In sum, I think that improving both the productivity and environmental sustainability of food production in a changing climate is among the most profound challenges facing face humanity in the 21st century. Thank you.
[Applause] MODERATOR: We can take one or two quick questions.
REPORTER: In your historical review, let me ask this about the patenting of advances. Under FDR and Henry Wallace, in fact the fathers of Henry Wallace too and grandfather, it was very explicit that food seeds should not be patented. I realize that’s a way of life of the last 30 years under globalization. But with many changes in the world today including in your scarcity map, which was very interesting, of water scarcity that included part of Siberia and China and Asia, there are many paradigm shifts.
There’s a whole nuclear power resurgence in China, India and Russia, South Korea. So we could be thinking outside the box in this way. Would you address a rollback in the patenting in terms of changing regulations, especially since there’s a fracas now of fighting between Monsanto and Dupont and others. Thank you.
F: I doubt it. I think the intellectual property protection is not likely to be rolled back. I’d also remind you that protection of life forms really did come from plants, from the Plant Variety Protection Act of 1970. And that really was the basis on which the first bacterial patents were issued.
That train has left the station, and frankly it is really what allows companies to produce what they do and invest in the research that they do. I think we would lose more than we would gain. In fact I was just in India last week. We were having this discussion, and there was a recognition.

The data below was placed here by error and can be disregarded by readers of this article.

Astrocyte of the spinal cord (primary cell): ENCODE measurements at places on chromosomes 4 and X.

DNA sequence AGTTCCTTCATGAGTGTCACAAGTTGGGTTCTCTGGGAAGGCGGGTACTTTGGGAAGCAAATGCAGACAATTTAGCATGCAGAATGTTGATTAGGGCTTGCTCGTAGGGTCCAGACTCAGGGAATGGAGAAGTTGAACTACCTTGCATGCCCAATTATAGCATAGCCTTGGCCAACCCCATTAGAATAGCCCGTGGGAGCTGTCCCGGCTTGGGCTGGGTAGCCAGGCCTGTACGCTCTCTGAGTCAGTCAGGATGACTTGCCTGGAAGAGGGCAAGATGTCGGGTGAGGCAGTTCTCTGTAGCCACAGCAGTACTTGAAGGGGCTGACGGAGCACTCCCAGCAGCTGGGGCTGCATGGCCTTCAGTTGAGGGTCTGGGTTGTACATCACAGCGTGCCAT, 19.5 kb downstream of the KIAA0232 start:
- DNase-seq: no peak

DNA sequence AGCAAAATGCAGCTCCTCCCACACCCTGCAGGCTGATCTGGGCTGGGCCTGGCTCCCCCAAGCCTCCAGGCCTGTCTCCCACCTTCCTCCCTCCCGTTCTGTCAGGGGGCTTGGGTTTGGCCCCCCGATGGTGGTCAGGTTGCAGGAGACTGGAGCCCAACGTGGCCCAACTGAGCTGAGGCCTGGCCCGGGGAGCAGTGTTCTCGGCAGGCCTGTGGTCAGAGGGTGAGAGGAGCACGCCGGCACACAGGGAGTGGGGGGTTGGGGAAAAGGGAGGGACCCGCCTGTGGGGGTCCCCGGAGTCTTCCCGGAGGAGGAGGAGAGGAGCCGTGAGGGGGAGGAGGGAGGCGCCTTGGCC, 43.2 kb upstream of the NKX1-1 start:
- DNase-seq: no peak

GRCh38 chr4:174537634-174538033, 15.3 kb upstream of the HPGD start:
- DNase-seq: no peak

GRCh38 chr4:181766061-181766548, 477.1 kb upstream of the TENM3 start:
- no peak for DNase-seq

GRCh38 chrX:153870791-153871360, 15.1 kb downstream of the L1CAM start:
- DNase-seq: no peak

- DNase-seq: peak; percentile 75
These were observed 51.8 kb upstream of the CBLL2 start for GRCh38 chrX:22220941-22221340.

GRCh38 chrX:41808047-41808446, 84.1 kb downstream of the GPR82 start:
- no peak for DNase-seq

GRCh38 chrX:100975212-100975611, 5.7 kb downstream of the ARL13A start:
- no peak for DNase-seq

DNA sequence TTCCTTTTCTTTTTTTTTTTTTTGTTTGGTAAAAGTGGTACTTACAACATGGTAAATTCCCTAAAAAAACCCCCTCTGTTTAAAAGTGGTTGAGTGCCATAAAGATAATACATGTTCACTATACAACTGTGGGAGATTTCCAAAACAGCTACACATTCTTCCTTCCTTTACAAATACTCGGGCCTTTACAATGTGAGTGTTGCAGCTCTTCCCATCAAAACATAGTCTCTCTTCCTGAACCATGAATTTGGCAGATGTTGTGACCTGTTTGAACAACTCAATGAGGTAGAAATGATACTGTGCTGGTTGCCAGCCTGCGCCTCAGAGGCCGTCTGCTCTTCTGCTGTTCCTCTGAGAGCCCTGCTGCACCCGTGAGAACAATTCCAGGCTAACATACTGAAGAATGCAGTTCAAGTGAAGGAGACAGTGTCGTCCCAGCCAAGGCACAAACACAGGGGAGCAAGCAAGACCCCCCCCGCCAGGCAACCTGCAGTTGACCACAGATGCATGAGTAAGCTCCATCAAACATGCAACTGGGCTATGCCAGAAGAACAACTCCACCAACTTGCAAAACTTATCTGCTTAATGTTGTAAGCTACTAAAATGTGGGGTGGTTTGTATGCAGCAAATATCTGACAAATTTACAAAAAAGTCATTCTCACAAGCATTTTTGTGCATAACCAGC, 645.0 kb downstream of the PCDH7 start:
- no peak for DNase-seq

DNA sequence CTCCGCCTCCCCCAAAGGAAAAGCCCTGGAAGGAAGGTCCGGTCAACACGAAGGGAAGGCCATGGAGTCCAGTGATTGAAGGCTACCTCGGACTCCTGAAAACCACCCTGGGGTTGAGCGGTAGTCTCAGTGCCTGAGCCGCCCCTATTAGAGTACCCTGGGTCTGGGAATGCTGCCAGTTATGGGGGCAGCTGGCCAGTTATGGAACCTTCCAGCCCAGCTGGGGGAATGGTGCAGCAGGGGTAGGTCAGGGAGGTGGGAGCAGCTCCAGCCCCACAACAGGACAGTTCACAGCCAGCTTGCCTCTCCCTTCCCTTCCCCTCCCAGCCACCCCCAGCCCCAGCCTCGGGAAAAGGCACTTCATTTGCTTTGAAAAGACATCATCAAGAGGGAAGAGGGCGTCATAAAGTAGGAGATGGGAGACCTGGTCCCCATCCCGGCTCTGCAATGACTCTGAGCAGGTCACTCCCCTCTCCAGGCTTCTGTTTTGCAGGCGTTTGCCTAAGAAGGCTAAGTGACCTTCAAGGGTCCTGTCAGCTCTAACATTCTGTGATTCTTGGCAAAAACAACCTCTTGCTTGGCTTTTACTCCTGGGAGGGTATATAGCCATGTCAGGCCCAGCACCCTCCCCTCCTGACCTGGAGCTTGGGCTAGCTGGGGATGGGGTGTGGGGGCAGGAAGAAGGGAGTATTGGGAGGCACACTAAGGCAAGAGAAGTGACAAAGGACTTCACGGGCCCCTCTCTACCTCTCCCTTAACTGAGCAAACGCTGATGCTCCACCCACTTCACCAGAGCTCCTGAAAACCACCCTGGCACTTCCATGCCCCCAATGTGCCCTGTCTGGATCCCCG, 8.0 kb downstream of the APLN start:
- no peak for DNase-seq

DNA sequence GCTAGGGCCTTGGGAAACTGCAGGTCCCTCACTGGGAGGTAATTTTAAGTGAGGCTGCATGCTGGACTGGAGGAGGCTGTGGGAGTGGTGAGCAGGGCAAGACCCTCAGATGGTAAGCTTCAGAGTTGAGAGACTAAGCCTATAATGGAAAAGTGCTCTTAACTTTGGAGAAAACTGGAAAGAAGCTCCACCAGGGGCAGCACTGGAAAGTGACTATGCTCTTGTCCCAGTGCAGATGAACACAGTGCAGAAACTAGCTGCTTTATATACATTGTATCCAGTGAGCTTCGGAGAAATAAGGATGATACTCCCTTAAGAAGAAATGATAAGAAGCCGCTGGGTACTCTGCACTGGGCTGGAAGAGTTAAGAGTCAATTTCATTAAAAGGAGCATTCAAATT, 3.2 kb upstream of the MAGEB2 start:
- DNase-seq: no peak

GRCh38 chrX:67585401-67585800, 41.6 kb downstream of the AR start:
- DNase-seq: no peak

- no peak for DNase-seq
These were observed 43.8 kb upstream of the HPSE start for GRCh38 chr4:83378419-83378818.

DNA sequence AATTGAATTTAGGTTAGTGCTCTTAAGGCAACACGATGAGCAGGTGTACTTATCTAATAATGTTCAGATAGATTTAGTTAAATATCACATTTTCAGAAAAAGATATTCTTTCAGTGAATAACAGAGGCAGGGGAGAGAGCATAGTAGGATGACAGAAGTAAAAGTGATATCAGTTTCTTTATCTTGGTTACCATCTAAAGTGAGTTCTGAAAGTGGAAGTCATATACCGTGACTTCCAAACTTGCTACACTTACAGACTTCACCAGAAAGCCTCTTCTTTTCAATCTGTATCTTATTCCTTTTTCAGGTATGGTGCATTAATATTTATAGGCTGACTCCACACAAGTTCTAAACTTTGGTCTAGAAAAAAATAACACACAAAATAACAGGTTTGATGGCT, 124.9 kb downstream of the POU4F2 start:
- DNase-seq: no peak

They are very ambivalent because they have a great dedication to the public sector. But the public sector in this particular case is not terribly efficient.
REPORTER: Hello. I’m wondering if you looked into the crops quinoa which is I believe drought-tolerant.
REPORTER: And salicornia which is saline-tolerant.
F: Actually, the last slide I showed is one that I got from the Seawater Foundation, and they really have developed salicornia. In fact it’s one of the major—that’s a point I didn’t make—it’s one of the major hopeful crops for biofuels.
It really does make a high quality oil. There’s a lot of reading to do. There’s some molecular biology to do. But I think that, together with mangroves as carbon sinks and inland waterways could really make a huge difference in the most arid parts of the world.